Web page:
The purpose of this paper is the critically discuss contemporary examples of racism and discrimination in crime control practices by engaging with the relevant literature. The paper compares and contrasts various journal articles about discrimination and racism in the criminal justice system to come to an appropriate conclusion.

According to a highly critical report prepared by MP David Lammy as requested by the prime minister, the prosecution of some minority-ethnic and black suspects should be dropped or deferred to tackle discrimination against them in the criminal justice system of England and Wales (Dodd and Bowcott 2017).  In addition, it had been suggested by the report that the young defendants’ criminal records and immaturity have to be sealed to provide support to former criminals to find work as the statistics of discrimination in the UK is worse than the US in certain cases (Dodd and Bowcott, 2017). In his report, it had been stated by the MP that minority-ethnic and black individuals are still subjected to Bias in the country which includes overt discrimination in the criminal justice system. The facts which have been argued by people having a minority background for decades with respect to discrimination in the system have been supported by this report (Dodd and Bowcott 2017).

In England and Wales, the population of black people is only 3% whereas they make a 12% part of the prison. There is a “greater disproportionality” in their number in prison as in E&W as compared to that of US. In the America, the percentage of black people in the population is 13% whereas their presence in the prisons is 35% (Dodd and Bowcott 2017).  Pakes (2014) indicated that the rate of overt racial discrimination in the criminal justice system is declining. However, as highlighted by Jee-Lyn García and Sharif (2015) the level of discrimination because of a person belonging to a particular race is still significantly high in prisons as well as perceiving them as criminals. Where an argument is provided that there is a considerable decline in the practice of racism and discrimination in the criminal justice system, there must be some kind of policies and procedures in place which has triggered the decline. In this context, it has been stated by Kappeler and Potter (2017) that the criminal justice system in the countries like UK and US do not have any considerable and express policy or regulation to combat discrimination in the criminal justice system. In the UK the Equality Act 2010 is present which has the objective of eliminating discrimination. However, the provisions of the legislation are practically only applicable in workplace relations between the employee and the employer (Equality Act 2010).

An argument has been raised by Johnson, Farrell and Warren (2015) that equality cannot be restored in the criminal justice system where no right or proper opportunity is provided to the inmates to escalate any issue which is contrary to basic human rights. Although the issue is not directly related to issue of racial discrimination in hand, it can be derived that where such fundamental rights are not provided there would not be any scope for those who are discriminated against. However, statistics depict that the level of racial discrimination in the criminal justice system has declined from where it was in the last decade due to the interventions of Human Rights Commissions and other NGOs. These organisations have been working hard to give rights to people who belong to the minority races which they are deprived by other government bodies. However, Rudin (2016) argues that there is no substantial evidence to verify the authenticity of such statistics as most of the cases of racism and discrimination in the criminal justice system go unreported. This is because there are no platforms which have been provided to such groups through which they can raise their voice against injustice. As the guards of justice such as the police themselves indulge in discriminative actions, there is no upfront representation of who such concerns can be raised by the victims.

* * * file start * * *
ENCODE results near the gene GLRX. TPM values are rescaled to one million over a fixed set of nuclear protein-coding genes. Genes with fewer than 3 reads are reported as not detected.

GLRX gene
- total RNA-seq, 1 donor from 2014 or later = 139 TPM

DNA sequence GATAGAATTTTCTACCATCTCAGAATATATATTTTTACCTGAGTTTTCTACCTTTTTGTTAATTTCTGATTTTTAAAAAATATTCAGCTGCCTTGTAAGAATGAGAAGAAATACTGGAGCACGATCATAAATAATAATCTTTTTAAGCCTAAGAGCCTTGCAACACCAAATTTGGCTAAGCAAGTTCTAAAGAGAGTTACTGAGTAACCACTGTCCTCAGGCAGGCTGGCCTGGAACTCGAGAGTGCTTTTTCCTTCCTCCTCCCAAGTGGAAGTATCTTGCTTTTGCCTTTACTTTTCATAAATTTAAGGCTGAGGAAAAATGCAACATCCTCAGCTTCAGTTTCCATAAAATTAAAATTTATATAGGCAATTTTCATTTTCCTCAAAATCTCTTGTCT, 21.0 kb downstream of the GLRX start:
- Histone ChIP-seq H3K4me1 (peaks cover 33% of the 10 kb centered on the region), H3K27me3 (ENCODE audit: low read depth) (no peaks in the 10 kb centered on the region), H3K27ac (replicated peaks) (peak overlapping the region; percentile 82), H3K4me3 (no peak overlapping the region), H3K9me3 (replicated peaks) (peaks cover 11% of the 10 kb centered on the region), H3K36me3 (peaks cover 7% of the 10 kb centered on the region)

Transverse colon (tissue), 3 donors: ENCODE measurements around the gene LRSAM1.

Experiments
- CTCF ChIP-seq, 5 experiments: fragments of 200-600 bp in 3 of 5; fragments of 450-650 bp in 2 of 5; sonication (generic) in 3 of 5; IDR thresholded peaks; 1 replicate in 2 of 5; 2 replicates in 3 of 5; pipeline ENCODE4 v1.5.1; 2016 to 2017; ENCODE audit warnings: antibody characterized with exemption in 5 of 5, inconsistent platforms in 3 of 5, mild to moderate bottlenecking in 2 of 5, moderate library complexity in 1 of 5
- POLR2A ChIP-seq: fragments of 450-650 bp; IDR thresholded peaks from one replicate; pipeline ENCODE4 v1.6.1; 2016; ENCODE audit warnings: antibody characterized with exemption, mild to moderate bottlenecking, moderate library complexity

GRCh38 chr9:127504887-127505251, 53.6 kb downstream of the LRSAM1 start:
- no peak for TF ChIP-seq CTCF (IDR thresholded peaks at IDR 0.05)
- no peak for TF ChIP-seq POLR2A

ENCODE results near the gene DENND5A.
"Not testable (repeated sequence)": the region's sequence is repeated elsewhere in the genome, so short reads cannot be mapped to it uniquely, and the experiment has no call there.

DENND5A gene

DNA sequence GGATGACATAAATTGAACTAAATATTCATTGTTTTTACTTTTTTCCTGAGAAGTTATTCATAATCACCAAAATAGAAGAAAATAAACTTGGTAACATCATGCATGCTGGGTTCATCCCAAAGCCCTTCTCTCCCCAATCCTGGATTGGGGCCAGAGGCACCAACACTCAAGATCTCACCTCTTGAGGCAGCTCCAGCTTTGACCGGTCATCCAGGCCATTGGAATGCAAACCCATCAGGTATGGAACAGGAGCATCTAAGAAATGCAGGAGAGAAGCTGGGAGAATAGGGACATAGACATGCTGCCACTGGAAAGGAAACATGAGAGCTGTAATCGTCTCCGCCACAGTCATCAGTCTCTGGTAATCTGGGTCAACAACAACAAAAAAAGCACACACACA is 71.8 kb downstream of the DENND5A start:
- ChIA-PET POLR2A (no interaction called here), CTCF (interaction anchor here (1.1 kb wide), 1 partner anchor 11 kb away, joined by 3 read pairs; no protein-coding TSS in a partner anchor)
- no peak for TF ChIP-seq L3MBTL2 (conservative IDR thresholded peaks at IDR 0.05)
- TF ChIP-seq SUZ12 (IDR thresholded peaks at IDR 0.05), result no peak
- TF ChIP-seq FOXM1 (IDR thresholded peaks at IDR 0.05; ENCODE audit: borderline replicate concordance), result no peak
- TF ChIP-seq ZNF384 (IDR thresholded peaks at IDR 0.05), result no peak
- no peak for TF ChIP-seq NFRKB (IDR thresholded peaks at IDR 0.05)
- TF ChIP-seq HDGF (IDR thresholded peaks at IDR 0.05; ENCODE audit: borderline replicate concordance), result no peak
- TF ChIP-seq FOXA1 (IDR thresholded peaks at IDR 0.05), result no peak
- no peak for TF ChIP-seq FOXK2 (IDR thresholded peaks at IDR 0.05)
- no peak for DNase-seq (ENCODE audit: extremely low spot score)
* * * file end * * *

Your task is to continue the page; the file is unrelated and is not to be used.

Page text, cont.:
The figures which are depicted by statistics are mainly those who have somehow got highlighted, and the organisations have backed them towards attaining justice. There is a certain perception among the law enforcement that the people of minority groups are criminals. For instance, they are referred to as “gang” rather than a group and therefore always perceived as criminals. Official figures released by the Scotland yard depicted that the metropolitan police involved in excessive use of force towards a large number of black people in London between May and July 2015 (Dodd and Bowcott 2017). However, the proposal made by MP David Lammy has been criticised highly by the public. According to Worrall (2014) rather than ethnic communities, the British law enforcement is bias against the indigenous communities, and they take the ethnic communities lightly for the sake of political correctness. For instance, at Rotherham and few other towns, young girls have been groomed by Asian gangs and people do not do any interventions as they are scared to be called racists. Indigenous people, in their own land, have been reduced to second-class citizens and probably more deteriorated status if they are wearing a uniform, are white and male. However, it may also be argued that it is normal for white gangs to exploit and groom Asian and Young girls and when it is done by ethnic minorities it is termed as exploitation. In reality, political interest highlights such issues, and when it becomes a matter of public debate, it is used by politicians to achieve their own interest.